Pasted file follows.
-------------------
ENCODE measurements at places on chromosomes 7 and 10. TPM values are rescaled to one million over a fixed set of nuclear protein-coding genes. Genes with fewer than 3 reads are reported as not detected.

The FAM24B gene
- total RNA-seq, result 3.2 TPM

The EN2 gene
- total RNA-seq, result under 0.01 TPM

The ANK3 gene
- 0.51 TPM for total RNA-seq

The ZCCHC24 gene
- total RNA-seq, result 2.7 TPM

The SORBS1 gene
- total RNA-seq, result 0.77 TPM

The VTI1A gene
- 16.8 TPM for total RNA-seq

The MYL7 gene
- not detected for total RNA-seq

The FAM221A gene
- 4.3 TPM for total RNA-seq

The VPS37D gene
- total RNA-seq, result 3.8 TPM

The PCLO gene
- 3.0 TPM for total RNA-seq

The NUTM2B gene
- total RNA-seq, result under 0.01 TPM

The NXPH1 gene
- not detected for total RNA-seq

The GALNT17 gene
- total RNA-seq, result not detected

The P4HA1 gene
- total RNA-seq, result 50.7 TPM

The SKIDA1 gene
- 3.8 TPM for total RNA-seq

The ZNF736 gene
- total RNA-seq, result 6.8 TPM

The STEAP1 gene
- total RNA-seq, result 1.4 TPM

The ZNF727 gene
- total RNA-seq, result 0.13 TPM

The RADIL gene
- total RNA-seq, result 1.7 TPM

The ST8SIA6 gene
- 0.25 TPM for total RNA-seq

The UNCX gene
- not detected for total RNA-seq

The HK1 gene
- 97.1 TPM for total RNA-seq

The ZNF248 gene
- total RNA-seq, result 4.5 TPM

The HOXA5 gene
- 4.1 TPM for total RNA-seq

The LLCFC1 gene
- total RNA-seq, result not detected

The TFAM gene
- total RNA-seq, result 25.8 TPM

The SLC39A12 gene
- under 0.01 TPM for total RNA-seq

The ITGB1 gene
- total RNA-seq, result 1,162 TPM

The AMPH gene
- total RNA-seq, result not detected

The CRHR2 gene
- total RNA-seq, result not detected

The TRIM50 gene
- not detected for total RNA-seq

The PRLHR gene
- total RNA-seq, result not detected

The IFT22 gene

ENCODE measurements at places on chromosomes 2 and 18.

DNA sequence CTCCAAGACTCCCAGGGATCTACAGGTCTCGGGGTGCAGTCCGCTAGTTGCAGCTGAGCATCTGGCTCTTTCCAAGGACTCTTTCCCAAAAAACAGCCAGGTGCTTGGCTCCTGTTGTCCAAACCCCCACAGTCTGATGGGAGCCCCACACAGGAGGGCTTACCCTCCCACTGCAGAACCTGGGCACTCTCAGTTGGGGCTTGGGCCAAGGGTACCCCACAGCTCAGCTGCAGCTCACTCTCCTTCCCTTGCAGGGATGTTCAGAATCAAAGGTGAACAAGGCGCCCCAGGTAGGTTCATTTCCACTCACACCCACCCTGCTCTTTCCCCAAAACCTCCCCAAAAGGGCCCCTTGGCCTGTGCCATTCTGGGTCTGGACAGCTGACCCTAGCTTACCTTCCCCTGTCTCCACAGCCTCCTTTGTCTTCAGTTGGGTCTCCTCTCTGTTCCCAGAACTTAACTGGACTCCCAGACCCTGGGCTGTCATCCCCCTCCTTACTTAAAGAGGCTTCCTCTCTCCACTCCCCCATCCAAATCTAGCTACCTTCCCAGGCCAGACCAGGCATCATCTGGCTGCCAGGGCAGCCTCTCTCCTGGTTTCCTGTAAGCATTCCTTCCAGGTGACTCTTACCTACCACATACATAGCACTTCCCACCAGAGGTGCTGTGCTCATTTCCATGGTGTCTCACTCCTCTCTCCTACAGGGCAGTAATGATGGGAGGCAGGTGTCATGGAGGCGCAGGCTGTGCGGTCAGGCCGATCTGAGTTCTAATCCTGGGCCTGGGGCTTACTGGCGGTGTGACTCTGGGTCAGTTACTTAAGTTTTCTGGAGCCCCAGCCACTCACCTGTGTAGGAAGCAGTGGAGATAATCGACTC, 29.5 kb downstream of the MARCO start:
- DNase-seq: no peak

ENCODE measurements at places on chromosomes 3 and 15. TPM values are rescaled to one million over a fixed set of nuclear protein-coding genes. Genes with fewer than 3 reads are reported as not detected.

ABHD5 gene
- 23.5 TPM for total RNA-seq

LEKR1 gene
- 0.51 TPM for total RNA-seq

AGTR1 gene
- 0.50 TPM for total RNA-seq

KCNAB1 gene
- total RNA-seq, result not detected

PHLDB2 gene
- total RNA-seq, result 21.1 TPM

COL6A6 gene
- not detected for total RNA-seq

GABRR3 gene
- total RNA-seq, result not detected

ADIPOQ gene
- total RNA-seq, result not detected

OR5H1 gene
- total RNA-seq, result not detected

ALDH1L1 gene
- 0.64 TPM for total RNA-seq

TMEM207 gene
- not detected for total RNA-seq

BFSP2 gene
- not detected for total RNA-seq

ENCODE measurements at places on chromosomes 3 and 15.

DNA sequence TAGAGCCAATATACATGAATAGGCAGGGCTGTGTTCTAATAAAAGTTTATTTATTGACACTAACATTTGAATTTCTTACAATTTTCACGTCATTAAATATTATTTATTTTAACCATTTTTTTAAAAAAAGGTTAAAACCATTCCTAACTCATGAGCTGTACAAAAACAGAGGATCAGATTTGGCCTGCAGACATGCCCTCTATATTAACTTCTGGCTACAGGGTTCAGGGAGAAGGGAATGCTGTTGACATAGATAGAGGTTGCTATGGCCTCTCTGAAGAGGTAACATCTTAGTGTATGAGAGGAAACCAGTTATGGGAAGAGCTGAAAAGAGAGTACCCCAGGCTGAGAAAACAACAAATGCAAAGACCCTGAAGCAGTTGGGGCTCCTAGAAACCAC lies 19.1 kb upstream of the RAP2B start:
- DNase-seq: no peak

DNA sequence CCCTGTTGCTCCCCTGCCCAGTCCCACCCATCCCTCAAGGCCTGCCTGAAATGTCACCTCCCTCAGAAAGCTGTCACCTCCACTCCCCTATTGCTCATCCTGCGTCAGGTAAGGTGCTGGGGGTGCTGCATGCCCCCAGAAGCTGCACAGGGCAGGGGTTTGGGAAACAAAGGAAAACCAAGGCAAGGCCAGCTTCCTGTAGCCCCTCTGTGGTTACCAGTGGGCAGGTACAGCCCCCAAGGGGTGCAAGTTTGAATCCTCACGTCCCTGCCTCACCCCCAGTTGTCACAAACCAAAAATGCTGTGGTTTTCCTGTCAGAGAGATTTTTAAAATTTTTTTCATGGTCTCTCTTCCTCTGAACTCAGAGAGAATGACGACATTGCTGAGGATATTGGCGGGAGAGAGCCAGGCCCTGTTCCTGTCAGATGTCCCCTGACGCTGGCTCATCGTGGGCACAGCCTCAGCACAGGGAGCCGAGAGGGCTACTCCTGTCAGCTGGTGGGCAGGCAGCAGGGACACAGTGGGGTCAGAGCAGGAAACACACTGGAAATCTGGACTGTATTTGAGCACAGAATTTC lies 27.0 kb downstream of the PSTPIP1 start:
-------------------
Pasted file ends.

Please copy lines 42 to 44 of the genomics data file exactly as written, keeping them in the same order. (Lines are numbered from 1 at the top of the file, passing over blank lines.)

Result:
The UNCX gene
- not detected for total RNA-seq

The HK1 gene